Okay, fine, but please can we drop the pretense that this is anything but a book for adults, using nicer, better, more innocent versions of the people we would like to be? The villain in the story, it is clear, is somehow sexually deviant and abusive, but Pullman is so elliptical in his treatment that ultimately he falls between two stools, in his vague cautionary tale invoking all the darkness of the subject without any of the precision necessary to treat the subject with honesty.

For all the critics heaping lavish praise on The Book of Dust, I for one will be extremely surprised if children pass it around like contraband or queue up in droves to purchase it in anything like Harry Potter quantities. While the character of Malcolm is lovely and his emotions are well-observed, there are entire conversations he participates in that feel like carefully rehearsed usherings of Character A to Plot Point B via Arbitrarily Placed Character C.

For all the critical sneering about Rowling’s writing, her dialogue is believable and has real oxygen, and she can write plot. Pullman has neither. Adults have patience for, and enjoy the loose structure of, a road or, in this case, a boat movie. Children, as Rowling well knows, like structure and puzzles and patterns. And it is this vagueness, rather than any sort of campaign against religion, that I fear will sink this particular ark with its intended audience.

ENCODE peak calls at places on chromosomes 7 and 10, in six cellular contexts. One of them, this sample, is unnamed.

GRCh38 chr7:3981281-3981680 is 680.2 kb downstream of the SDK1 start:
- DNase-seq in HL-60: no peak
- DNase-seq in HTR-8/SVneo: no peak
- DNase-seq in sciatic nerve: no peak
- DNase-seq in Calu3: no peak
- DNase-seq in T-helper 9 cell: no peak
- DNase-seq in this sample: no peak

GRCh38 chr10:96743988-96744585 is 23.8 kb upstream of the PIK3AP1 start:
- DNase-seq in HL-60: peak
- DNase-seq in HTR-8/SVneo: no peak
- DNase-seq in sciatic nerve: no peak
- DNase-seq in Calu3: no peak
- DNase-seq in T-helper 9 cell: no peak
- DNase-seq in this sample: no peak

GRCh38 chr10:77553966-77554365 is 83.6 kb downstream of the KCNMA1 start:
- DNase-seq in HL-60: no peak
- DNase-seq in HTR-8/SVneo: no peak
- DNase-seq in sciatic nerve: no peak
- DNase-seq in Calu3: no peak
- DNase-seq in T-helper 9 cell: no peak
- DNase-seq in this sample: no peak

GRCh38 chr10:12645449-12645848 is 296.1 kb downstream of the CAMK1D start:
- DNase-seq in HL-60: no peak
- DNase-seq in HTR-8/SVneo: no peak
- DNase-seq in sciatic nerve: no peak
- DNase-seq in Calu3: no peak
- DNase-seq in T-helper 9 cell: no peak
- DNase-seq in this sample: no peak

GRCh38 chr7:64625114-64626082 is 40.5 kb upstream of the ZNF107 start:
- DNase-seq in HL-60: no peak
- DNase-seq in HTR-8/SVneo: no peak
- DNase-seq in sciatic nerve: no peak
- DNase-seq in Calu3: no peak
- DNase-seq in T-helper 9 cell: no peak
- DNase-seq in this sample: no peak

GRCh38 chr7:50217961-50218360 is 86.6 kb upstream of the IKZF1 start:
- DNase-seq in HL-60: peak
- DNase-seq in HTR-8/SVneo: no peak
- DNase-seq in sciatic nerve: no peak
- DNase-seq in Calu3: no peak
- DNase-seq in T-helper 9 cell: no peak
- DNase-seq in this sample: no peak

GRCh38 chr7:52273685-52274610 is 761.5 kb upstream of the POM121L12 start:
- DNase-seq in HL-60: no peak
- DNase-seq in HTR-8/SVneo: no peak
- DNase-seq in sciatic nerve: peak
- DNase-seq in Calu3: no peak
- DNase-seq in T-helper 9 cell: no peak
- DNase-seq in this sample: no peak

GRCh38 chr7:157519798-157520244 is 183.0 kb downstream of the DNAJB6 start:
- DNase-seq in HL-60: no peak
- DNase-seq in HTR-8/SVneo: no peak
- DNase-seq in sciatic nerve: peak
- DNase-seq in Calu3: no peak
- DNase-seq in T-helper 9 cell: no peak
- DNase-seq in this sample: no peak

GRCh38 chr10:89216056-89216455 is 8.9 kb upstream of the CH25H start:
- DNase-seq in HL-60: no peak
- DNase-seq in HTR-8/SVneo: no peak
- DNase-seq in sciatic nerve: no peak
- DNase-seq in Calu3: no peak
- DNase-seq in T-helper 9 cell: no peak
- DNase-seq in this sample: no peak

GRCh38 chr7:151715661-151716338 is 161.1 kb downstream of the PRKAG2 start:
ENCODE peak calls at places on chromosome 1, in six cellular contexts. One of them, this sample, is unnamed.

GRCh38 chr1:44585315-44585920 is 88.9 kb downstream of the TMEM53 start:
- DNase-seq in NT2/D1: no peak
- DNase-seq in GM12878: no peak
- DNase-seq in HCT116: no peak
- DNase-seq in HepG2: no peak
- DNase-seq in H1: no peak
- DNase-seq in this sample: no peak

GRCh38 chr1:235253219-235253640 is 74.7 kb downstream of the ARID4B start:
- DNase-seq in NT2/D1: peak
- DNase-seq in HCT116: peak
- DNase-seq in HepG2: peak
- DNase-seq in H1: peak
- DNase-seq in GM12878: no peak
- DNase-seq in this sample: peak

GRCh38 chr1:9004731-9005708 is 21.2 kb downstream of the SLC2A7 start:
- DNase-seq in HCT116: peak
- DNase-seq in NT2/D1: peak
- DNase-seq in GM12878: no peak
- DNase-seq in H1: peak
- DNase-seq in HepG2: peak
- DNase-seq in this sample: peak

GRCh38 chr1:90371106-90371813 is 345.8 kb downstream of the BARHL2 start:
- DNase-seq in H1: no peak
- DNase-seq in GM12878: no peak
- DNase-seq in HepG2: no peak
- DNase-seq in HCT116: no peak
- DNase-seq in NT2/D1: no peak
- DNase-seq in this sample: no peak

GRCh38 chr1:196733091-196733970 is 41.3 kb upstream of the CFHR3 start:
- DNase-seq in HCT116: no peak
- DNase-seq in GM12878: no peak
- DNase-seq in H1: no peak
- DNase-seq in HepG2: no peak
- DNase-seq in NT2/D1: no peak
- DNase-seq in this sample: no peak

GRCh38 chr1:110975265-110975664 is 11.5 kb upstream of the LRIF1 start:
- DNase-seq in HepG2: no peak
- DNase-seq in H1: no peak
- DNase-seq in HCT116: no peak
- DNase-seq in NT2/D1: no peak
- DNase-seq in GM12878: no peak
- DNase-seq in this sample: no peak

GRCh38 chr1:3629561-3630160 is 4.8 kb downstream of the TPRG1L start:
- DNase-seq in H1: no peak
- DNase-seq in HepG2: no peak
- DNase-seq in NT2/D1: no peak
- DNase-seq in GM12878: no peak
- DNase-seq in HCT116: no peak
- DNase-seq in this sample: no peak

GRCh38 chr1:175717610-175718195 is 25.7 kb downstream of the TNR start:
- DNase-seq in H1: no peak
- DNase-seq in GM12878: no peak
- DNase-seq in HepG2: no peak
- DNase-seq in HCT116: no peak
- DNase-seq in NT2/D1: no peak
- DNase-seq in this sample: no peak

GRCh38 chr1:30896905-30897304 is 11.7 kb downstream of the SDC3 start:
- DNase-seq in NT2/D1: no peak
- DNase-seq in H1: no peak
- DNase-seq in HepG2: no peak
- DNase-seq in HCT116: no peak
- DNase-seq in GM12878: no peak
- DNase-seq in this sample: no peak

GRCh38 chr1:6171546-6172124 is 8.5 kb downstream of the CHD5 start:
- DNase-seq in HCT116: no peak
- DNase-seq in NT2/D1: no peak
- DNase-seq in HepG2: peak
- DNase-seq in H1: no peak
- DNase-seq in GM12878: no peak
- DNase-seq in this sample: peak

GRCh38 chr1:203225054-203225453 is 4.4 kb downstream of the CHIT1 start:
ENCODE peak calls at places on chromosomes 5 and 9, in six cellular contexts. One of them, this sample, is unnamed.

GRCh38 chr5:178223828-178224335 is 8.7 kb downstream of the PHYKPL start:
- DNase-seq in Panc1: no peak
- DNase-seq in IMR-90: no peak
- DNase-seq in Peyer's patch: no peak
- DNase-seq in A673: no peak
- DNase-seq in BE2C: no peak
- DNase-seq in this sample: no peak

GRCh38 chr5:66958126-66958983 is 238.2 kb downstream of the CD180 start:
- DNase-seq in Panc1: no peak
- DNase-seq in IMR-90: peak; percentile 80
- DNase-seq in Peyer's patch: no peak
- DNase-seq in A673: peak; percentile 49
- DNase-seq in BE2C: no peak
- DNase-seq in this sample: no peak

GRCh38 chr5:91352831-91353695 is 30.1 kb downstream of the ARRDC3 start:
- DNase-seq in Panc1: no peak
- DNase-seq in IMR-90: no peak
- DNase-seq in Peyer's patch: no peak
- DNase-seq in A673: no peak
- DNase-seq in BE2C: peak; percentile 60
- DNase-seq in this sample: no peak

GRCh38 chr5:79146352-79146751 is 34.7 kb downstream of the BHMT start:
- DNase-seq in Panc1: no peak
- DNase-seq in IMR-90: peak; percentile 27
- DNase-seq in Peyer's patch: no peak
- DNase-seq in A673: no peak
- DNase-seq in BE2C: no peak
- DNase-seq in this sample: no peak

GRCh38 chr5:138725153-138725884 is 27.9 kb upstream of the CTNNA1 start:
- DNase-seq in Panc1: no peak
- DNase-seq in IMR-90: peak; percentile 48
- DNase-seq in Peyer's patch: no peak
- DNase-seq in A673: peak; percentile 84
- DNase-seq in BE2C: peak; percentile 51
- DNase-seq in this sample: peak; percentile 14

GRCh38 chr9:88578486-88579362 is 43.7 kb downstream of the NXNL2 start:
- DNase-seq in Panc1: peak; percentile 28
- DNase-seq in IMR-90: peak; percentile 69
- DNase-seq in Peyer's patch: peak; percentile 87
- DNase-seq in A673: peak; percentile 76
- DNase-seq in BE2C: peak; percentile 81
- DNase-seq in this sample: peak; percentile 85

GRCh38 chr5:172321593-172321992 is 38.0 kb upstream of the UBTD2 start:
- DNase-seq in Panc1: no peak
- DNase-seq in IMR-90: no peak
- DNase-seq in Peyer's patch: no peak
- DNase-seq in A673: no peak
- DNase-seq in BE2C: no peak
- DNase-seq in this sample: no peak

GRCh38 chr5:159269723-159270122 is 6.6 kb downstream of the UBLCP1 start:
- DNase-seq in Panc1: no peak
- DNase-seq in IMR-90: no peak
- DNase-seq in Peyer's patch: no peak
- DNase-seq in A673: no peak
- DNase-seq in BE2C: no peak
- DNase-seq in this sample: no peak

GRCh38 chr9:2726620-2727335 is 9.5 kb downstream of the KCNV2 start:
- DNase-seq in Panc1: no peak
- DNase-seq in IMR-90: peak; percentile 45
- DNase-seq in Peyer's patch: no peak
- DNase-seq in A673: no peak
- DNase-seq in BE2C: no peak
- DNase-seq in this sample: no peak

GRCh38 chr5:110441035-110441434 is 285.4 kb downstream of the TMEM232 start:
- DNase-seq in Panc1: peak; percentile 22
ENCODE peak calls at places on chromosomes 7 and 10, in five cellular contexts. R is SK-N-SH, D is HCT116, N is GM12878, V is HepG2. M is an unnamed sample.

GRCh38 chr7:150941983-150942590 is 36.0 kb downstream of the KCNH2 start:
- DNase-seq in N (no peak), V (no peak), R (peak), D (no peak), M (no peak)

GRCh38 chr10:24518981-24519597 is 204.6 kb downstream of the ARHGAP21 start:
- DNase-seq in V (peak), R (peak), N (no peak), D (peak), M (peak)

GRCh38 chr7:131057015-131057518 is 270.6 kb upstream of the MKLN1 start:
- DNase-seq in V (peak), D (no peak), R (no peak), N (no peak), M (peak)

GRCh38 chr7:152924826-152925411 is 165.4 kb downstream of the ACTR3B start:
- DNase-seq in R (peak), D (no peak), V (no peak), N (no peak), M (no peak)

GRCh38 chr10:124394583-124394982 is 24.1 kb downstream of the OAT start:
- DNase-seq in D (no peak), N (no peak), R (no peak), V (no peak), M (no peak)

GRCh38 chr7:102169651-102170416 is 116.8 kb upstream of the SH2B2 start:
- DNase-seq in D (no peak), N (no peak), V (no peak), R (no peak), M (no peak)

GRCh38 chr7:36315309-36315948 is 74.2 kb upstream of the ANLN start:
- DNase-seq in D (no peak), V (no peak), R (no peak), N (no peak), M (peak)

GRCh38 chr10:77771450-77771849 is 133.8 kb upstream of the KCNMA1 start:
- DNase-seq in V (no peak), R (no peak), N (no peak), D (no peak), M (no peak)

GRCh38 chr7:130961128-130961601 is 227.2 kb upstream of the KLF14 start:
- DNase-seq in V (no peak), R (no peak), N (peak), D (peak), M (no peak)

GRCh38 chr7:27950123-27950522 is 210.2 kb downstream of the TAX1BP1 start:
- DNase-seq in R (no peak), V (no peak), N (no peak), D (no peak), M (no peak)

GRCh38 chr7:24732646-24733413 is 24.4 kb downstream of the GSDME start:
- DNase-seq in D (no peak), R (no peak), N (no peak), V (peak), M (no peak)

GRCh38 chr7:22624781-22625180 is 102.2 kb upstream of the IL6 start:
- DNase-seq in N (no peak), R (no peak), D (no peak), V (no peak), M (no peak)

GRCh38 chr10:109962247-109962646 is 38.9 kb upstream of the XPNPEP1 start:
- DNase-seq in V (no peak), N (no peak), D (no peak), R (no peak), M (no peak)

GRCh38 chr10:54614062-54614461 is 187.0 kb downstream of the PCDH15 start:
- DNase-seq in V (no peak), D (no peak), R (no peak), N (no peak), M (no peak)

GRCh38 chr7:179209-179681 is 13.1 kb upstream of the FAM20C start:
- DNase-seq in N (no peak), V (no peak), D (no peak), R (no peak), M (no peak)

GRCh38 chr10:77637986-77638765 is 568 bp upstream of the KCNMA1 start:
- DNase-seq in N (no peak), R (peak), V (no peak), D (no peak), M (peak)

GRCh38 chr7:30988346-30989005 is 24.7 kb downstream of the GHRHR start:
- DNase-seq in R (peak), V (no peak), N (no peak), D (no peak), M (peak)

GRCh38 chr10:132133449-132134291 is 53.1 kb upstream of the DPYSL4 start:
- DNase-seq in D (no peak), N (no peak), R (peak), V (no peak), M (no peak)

About The Author

Hannah W. Matis is an assistant professor of church history at Virginia Theological Seminary. She is a recent graduate of the Medieval Institute at the University of Notre Dame, where she completed her doctoral dissertation on the early medieval exegesis of the Song of Songs. She is an avid amateur singer, particularly of early music, and can be relied upon to promote the causes of good Latin, good literature, good food, and good company.